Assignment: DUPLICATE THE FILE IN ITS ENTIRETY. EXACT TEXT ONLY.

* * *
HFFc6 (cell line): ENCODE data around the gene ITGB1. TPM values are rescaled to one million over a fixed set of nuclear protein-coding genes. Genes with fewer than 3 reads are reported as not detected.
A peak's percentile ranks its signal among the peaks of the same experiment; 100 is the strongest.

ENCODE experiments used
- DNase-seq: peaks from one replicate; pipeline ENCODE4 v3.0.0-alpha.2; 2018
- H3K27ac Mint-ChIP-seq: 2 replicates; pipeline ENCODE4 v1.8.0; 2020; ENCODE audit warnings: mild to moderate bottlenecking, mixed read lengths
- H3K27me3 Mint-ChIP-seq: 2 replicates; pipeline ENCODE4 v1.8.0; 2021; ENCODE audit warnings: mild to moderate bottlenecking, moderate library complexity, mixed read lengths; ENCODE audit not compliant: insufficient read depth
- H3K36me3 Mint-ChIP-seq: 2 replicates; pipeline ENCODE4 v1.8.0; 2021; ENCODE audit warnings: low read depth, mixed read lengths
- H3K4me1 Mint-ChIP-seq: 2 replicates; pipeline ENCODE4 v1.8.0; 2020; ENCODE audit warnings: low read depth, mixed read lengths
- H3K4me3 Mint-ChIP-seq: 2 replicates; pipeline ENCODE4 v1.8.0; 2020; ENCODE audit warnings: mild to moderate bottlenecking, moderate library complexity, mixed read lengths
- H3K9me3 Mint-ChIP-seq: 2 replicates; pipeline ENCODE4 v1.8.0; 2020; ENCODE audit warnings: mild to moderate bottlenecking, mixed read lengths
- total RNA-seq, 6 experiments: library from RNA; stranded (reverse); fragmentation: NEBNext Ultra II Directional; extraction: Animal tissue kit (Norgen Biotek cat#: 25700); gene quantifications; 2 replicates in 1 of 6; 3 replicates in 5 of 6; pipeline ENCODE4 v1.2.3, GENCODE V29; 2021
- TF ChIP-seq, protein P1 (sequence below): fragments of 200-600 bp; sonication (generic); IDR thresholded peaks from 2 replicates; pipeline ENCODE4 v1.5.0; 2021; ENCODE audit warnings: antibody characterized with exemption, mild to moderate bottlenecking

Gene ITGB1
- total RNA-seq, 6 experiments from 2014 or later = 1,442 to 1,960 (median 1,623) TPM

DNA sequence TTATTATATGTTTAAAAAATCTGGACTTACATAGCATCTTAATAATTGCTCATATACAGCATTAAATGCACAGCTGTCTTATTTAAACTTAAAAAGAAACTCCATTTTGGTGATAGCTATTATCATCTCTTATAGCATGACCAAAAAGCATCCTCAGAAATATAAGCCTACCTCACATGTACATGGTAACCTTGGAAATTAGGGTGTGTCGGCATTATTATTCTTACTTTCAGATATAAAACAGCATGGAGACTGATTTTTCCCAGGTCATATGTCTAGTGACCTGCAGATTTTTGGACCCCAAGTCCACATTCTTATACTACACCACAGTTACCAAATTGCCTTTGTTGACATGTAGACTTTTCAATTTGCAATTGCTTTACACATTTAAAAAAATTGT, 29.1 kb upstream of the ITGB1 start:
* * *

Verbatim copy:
HFFc6 (cell line): ENCODE data around the gene ITGB1. TPM values are rescaled to one million over a fixed set of nuclear protein-coding genes. Genes with fewer than 3 reads are reported as not detected.
A peak's percentile ranks its signal among the peaks of the same experiment; 100 is the strongest.

ENCODE experiments used
- DNase-seq: peaks from one replicate; pipeline ENCODE4 v3.0.0-alpha.2; 2018
- H3K27ac Mint-ChIP-seq: 2 replicates; pipeline ENCODE4 v1.8.0; 2020; ENCODE audit warnings: mild to moderate bottlenecking, mixed read lengths
- H3K27me3 Mint-ChIP-seq: 2 replicates; pipeline ENCODE4 v1.8.0; 2021; ENCODE audit warnings: mild to moderate bottlenecking, moderate library complexity, mixed read lengths; ENCODE audit not compliant: insufficient read depth
- H3K36me3 Mint-ChIP-seq: 2 replicates; pipeline ENCODE4 v1.8.0; 2021; ENCODE audit warnings: low read depth, mixed read lengths
- H3K4me1 Mint-ChIP-seq: 2 replicates; pipeline ENCODE4 v1.8.0; 2020; ENCODE audit warnings: low read depth, mixed read lengths
- H3K4me3 Mint-ChIP-seq: 2 replicates; pipeline ENCODE4 v1.8.0; 2020; ENCODE audit warnings: mild to moderate bottlenecking, moderate library complexity, mixed read lengths
- H3K9me3 Mint-ChIP-seq: 2 replicates; pipeline ENCODE4 v1.8.0; 2020; ENCODE audit warnings: mild to moderate bottlenecking, mixed read lengths
- total RNA-seq, 6 experiments: library from RNA; stranded (reverse); fragmentation: NEBNext Ultra II Directional; extraction: Animal tissue kit (Norgen Biotek cat#: 25700); gene quantifications; 2 replicates in 1 of 6; 3 replicates in 5 of 6; pipeline ENCODE4 v1.2.3, GENCODE V29; 2021
- TF ChIP-seq, protein P1 (sequence below): fragments of 200-600 bp; sonication (generic); IDR thresholded peaks from 2 replicates; pipeline ENCODE4 v1.5.0; 2021; ENCODE audit warnings: antibody characterized with exemption, mild to moderate bottlenecking

Gene ITGB1
- total RNA-seq, 6 experiments from 2014 or later = 1,442 to 1,960 (median 1,623) TPM

DNA sequence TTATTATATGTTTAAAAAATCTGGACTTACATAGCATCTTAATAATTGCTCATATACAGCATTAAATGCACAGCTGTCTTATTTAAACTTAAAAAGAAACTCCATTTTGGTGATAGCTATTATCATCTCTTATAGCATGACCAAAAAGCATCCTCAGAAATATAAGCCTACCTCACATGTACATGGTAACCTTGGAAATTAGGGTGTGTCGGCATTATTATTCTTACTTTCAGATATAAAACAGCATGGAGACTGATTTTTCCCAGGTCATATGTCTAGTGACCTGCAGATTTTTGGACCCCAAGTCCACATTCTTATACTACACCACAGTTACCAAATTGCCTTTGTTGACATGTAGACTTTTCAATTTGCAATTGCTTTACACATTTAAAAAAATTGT, 29.1 kb upstream of the ITGB1 start: